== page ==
Progress for M&A Brokers: Congress Passes New Exemption from Securities Broker Registration19 Januari 2023
As noted in our prior blog post, on 29 December 2022, President Biden signed into law the Consolidated Appropriations Act of 2023 (H.R. 2617). Among the routine federal funding provisions, the bill included a holiday surprise “policy rider” for qualifying mergers and acquisitions brokers (M&A brokers) in Division AA, Title V, Small Business Mergers, Acquisitions, Sales and Brokerage Simplification.
Currently, M&A brokers must rely on a no-action letter published by the U.S. Securities and Exchange Commission (SEC) (as discussed below) in order to engage in the business of effecting M&A securities transactions of privately-held companies without registering as a broker with the SEC. Under the policy rider (the M&A Broker Exemption), M&A brokers will have the benefit of a federal exemption from SEC registration.
Registration Exemption for M&A Brokers
Section 15(a) of the Securities Exchange Act of 1934 (Exchange Act) requires securities brokers to register with the SEC and Section 15(b) prescribes the manner of registration. Section 3(a)(4) of the Exchange Act defines a “broker” as “any person engaged in the business of effecting transactions in securities for the account of others.” The M&A Broker Exemption provides an exemption from registration for small business M&A brokers by amending Section 15(b) to add new subsection (13) “Registration Exemption for Merger and Acquisition Brokers.” The M&A Broker Exemption will be effective 90 days after enactment, on 29 March 2023.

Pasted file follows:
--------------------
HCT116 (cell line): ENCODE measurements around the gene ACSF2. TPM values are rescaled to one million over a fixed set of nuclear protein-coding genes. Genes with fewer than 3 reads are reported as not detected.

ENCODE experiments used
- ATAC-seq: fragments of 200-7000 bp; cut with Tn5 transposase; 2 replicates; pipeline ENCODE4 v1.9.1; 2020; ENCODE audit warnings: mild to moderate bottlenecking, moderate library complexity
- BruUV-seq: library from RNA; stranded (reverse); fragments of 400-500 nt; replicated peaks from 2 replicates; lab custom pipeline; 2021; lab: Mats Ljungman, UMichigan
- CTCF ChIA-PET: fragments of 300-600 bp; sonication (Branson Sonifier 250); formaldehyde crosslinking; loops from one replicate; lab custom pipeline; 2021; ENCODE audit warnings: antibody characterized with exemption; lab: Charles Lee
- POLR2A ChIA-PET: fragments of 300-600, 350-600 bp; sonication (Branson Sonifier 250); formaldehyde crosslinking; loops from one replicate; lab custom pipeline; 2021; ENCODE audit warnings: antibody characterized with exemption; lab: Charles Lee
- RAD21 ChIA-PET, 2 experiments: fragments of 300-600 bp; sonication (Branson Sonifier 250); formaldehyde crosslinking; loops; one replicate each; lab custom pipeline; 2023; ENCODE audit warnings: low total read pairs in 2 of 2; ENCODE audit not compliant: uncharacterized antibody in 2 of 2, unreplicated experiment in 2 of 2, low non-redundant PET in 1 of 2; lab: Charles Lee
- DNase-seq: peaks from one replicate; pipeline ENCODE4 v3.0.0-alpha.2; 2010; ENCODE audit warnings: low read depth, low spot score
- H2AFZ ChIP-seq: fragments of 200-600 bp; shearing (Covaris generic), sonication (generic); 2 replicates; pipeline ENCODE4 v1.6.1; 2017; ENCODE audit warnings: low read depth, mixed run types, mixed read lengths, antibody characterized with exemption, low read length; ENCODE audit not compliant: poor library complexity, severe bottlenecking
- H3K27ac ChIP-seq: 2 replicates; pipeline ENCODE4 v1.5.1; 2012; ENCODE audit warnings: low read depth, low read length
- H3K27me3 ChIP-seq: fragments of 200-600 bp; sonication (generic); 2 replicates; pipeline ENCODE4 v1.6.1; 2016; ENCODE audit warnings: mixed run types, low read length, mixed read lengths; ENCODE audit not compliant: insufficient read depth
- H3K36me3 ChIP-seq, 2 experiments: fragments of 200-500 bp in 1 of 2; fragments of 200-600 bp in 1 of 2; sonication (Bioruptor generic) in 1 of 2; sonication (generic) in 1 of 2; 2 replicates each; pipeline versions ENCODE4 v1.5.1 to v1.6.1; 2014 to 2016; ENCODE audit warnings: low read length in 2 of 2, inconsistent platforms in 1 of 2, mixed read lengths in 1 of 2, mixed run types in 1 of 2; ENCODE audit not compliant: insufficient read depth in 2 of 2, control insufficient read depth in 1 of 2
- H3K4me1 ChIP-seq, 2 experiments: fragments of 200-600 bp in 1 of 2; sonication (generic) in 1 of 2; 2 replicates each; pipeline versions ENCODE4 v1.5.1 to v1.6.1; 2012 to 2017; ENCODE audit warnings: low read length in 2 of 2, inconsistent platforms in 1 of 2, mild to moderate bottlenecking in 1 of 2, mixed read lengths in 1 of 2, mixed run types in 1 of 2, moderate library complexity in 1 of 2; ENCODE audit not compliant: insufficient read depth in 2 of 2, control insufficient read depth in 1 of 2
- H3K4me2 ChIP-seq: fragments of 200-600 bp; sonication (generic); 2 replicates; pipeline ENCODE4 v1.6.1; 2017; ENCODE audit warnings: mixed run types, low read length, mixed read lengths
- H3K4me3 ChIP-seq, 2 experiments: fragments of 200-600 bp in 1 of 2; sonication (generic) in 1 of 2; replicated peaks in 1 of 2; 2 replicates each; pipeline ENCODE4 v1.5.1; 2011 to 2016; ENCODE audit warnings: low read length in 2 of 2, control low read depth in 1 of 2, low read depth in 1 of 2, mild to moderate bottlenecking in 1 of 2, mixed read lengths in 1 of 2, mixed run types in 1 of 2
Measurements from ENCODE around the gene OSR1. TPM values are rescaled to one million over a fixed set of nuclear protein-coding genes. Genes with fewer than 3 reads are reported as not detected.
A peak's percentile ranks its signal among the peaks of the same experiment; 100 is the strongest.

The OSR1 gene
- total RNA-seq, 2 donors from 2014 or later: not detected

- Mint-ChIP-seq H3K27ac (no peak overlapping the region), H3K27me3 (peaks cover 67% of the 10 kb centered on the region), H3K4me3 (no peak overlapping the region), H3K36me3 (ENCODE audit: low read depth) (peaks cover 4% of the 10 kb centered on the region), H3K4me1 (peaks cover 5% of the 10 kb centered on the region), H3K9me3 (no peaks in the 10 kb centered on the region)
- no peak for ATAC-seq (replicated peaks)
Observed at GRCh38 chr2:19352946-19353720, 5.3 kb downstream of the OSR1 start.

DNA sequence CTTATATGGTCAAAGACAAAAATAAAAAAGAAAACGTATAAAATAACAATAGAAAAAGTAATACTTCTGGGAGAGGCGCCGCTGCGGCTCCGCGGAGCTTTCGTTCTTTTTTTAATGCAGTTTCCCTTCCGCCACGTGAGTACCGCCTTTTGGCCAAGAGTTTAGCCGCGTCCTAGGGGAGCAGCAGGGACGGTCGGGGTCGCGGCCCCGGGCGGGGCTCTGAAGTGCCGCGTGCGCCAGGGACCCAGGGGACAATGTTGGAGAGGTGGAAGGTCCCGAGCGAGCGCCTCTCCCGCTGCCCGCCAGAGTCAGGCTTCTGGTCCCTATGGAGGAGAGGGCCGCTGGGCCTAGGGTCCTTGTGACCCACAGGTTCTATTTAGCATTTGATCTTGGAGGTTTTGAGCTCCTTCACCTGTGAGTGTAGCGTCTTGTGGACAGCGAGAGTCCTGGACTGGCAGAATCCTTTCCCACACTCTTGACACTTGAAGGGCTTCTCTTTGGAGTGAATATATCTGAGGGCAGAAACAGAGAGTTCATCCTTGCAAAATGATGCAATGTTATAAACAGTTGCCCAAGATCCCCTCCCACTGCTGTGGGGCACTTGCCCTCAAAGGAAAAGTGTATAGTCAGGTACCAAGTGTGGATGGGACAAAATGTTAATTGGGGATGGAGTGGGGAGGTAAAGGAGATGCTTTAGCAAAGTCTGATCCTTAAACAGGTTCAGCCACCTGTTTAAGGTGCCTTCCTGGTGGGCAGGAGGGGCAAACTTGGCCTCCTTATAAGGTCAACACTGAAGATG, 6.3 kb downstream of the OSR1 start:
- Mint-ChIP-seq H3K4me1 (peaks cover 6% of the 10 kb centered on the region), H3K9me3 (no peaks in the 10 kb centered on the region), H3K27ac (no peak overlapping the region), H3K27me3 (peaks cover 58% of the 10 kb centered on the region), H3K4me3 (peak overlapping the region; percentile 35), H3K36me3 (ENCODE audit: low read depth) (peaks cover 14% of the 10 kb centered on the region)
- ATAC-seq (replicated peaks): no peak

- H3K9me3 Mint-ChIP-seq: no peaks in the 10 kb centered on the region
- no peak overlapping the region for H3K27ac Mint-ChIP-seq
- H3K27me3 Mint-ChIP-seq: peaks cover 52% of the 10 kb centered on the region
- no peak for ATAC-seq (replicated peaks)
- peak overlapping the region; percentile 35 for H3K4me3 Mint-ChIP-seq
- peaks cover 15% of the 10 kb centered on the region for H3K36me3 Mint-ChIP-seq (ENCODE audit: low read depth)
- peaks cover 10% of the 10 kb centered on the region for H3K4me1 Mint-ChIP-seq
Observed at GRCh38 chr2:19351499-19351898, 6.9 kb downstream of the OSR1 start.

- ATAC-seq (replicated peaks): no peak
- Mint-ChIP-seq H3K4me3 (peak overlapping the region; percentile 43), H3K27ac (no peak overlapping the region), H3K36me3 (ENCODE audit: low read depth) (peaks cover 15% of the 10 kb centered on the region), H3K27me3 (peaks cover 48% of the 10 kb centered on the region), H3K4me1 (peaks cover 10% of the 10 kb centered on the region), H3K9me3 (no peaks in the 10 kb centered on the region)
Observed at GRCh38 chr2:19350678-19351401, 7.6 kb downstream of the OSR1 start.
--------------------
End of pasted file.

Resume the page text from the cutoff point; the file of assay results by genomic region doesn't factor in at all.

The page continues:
The M&A Broker Exemption defines an “M&A broker” as a broker engaged in the business of effecting securities transactions solely in connection with the transfer of ownership of an eligible privately held company, regardless of whether the broker acts on behalf of a seller or buyer, through the purchase, sale, exchange, issuance, repurchase, or redemption of, or a business combination involving, securities or assets of the eligible privately held company, if the broker reasonably believes that:
(i) upon consummation of the transaction, any person acquiring securities or assets of the eligible privately held company, acting alone or in concert (aa) will control the eligible privately held company or the business conducted with the assets of the eligible privately held company; and (bb) directly or indirectly, will be active in the management of the eligible privately held company or the business conducted with the assets of the eligible privately held company, including without limitation, for example, by electing executive officers; approving the annual budget; or serving as an executive or other executive manager; and